Luis Barragán House Studio. Figure 6 Source : (CDMX, n.d.)

Its integrity comprised in the following:

“Luis Barragán believed that ‘a house is never finished; it is an organism in constant evolution’. The value of the property’s integrity resides in the fact that these modifications represent an autobiographic document of the artist and the evolution of his ideas. Moreover it is conserved in its entirety including kitchen installations and the owner’s Cadillac” (Centre, n.d.)

Amrita Shergill’s home is integral considering the works she produced in that time. Her paintings of Lahore from an aerial view painted from her studio window were created there and they are pivotal observations in her role of a sub-continent, south Asian modernist yet its current existence does not reflect any of those values. As opposed to that Okeeffe’s home and studio share a similar essence but a different situation:

“The New Mexican home and studio that Georgia O’Keeffe (1887–1986) designed for herself in the tiny village of Abiquiu is bigger and less furnished but it offers similar lessons about the importance of place to America’s first modernists. O’Keeffe, like Demuth, painted sur le motif, a practice few scholars had appreciated until her home was opened to visitors and they could look more closely at her environs. Visible from the windows of O’Keeffe’s studio and bedroom are some of the views she transformed into bold abstractions. A dozen more miles down the road rise the red and yellow cliffs of Ghost Ranch and the Pedernal Mountain that inspired other paintings” Corn, W. (2005)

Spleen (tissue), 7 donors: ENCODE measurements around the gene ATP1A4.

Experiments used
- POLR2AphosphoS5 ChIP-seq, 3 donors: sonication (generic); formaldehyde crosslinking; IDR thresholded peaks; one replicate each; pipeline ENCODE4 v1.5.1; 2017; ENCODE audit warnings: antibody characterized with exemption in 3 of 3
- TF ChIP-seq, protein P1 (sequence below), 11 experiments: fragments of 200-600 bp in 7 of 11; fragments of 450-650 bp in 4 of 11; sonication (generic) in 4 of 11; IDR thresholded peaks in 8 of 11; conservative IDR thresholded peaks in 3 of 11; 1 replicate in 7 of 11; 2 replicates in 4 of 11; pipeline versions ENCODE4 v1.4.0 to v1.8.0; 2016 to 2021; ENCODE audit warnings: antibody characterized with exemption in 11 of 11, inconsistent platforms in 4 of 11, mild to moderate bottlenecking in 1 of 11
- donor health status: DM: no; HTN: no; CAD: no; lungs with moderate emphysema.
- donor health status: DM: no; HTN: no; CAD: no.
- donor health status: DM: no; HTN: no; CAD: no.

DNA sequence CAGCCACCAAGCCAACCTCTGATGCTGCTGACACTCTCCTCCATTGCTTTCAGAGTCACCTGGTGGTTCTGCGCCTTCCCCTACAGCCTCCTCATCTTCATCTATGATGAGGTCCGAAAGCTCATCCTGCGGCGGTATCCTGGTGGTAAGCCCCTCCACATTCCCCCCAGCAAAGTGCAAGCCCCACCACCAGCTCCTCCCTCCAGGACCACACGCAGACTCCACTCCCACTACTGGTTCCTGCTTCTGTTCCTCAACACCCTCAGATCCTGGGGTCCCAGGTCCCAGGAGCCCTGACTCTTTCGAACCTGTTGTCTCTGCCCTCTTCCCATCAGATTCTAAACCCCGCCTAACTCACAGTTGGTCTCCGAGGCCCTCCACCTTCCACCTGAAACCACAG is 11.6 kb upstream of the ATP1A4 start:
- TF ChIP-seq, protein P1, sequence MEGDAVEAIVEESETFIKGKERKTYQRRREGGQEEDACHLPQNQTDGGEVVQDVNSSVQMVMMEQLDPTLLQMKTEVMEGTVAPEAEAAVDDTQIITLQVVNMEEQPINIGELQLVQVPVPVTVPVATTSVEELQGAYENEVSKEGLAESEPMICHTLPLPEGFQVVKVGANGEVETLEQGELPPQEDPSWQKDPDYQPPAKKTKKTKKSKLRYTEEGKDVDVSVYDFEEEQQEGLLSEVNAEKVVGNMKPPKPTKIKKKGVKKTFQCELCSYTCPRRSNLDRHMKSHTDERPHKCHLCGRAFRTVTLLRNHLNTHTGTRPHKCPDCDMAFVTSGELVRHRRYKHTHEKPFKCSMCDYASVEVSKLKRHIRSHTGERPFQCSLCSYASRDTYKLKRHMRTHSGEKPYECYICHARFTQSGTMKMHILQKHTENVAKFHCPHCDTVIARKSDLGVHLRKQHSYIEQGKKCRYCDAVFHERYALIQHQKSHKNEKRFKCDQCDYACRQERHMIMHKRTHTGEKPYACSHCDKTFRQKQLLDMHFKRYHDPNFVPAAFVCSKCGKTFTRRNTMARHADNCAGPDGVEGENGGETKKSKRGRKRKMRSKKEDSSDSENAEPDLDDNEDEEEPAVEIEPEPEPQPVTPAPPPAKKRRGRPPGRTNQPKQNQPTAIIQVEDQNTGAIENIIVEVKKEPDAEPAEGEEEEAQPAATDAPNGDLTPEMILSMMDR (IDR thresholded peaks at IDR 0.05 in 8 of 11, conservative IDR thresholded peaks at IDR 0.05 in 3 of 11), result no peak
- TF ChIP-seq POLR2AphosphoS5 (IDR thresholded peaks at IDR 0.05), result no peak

O’Keeffe . Figure 7 source: (Frank, 2018)

“As more communities preserve artists’ studios and open them to the public and as entities like the National Trust for Historic Preservation and the Luce Foundation help with grants and national visibility, we will all have more opportunities to learn from the work and living spaces of artists of the past. And we will learn things no piece of paper can teach us” Corn, W. (2005).

The shared Indo-Pak identity of Shergil’s and the lack of a mainstream modernist art situation and awareness in Pakistan, no attention has been given to its heritage, legacy or preservation – yet creative researchers or
curious pilgrims from across the border (India) have been visiting, therefore the street dwellers are well aware of the symbolic status of mansion number 23 and always kind and open to let visitors, visit and explore. So who is going to take this matter forward?